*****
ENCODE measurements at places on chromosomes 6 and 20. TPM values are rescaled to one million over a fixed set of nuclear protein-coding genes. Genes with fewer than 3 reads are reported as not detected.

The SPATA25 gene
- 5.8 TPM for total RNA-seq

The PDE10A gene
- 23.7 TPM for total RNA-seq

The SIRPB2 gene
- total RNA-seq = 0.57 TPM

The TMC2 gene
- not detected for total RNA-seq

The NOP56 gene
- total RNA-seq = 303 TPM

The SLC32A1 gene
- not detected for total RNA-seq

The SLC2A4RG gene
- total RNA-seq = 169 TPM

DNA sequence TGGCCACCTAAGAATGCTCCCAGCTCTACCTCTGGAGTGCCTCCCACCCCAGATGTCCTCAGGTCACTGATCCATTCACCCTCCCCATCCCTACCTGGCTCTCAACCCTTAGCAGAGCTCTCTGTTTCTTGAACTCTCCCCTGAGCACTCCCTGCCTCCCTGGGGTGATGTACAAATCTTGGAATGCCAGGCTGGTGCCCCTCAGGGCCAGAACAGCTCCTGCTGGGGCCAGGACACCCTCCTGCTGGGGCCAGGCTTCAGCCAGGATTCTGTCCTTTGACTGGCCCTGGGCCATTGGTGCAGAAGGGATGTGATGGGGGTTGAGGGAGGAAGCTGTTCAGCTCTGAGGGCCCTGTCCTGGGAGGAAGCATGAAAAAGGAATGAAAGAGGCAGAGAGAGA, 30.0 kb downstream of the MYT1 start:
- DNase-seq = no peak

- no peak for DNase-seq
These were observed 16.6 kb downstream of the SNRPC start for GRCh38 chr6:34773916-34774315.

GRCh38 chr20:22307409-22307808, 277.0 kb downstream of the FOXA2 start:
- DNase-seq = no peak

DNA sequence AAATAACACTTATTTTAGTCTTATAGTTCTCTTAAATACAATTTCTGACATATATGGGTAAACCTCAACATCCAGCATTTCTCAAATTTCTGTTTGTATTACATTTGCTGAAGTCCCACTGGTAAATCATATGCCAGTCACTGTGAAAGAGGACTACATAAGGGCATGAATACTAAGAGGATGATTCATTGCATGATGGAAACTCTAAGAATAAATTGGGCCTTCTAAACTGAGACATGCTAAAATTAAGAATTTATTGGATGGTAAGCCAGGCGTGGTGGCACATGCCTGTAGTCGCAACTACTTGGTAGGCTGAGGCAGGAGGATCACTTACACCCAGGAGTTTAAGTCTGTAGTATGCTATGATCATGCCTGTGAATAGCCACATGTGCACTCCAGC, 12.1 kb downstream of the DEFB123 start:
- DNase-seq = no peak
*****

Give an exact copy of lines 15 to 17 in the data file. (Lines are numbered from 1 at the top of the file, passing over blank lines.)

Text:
- total RNA-seq = 169 TPM

DNA sequence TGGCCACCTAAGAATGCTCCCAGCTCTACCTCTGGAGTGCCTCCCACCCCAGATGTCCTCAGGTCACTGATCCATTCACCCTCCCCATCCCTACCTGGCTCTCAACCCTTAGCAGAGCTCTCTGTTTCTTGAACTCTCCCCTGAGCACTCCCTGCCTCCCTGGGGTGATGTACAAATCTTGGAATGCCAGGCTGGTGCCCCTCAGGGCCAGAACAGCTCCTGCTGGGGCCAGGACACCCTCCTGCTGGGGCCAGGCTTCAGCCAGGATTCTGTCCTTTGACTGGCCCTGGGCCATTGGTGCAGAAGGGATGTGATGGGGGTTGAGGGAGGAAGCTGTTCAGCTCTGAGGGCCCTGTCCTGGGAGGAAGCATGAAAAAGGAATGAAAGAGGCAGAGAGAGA, 30.0 kb downstream of the MYT1 start:
- DNase-seq = no peak